Every share sold short is a share that must be bought back in order to close out the trade. So, exceptionally high short interest creates a massive potential buying catalyst. Think of it as a giant pool of gasoline just waiting for a lit match.
Adam knows a thing or two about short covering and its cousin – the short squeeze. Back in late 2000, Adam recommended the shares of National Beverage (FIZZ), the maker of the popular sparkling water brand La Croix. I remember it well, as I helped with the research.
We had high hopes for National Beverage, as it met Adam’s quality criteria and it fit into the larger trend of healthier living that we saw during the pandemic. But there was also an X-factor that we had identified… the massive short interest in the stock.
We didn’t necessarily predict a short squeeze. But given the massive size of the short interest, we figured that short covering could spark a rally.
Well, it did. We closed out half the position at a gain of over 100% in less than a month. But here’s the difference between our National Beverage trade and the action we see today in Carvana or Bed Bath & Beyond. National Beverage was a healthy company we actually wanted to own. Had the short squeeze never happened, we would have been happy owning it for months or even years, assuming it continued to meet our criteria.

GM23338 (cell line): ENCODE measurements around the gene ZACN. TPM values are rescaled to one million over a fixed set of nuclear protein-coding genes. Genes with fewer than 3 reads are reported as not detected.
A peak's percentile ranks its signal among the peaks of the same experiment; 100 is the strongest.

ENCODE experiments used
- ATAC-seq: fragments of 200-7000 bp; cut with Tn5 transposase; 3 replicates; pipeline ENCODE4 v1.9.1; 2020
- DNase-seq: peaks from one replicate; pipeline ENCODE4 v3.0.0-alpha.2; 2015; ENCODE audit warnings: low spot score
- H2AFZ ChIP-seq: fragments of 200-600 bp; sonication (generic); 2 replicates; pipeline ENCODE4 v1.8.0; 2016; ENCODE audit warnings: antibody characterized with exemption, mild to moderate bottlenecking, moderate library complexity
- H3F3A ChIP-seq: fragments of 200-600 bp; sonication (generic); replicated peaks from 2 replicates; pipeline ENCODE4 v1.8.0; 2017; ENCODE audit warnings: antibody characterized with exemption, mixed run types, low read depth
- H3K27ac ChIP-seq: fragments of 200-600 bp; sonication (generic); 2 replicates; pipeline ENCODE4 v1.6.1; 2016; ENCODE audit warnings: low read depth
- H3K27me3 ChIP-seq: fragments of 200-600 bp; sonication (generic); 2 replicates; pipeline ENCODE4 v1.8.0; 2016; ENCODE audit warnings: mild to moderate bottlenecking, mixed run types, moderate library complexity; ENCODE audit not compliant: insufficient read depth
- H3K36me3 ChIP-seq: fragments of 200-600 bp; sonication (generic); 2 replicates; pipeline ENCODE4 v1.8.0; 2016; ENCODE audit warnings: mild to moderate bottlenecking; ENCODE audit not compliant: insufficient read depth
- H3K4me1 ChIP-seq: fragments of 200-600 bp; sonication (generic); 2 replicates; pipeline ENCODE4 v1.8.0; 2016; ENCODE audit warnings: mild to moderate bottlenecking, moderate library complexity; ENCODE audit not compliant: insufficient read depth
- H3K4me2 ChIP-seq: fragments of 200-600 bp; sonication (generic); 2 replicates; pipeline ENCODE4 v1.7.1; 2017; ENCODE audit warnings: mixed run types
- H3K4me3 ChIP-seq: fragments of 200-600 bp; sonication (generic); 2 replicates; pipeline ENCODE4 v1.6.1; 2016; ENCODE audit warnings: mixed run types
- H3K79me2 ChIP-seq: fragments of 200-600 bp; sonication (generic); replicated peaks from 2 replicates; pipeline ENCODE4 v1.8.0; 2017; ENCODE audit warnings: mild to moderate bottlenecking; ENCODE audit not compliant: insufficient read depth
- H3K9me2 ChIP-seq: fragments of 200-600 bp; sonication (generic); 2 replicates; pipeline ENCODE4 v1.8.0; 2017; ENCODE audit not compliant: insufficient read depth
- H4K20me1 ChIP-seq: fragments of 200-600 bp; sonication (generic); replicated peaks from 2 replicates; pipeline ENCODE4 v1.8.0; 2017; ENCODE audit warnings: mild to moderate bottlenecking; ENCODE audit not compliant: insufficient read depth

Can you really say the same for Carvana or Bed Bath & Beyond? I don’t think so.
The conversation about short-selling continues next Monday with Adam O’Dell and Mike Carr. But until then, what highly shorted stocks are on your watchlist?
Yahoo Finance publishes a list of stocks with the highest short interest in the markets.
Do you hold any in your portfolio?
Let us know at BanyanEdge@BanyanHill.com, and we’ll feature your comments on next week’s show!
Chief Editor, The Banyan Edge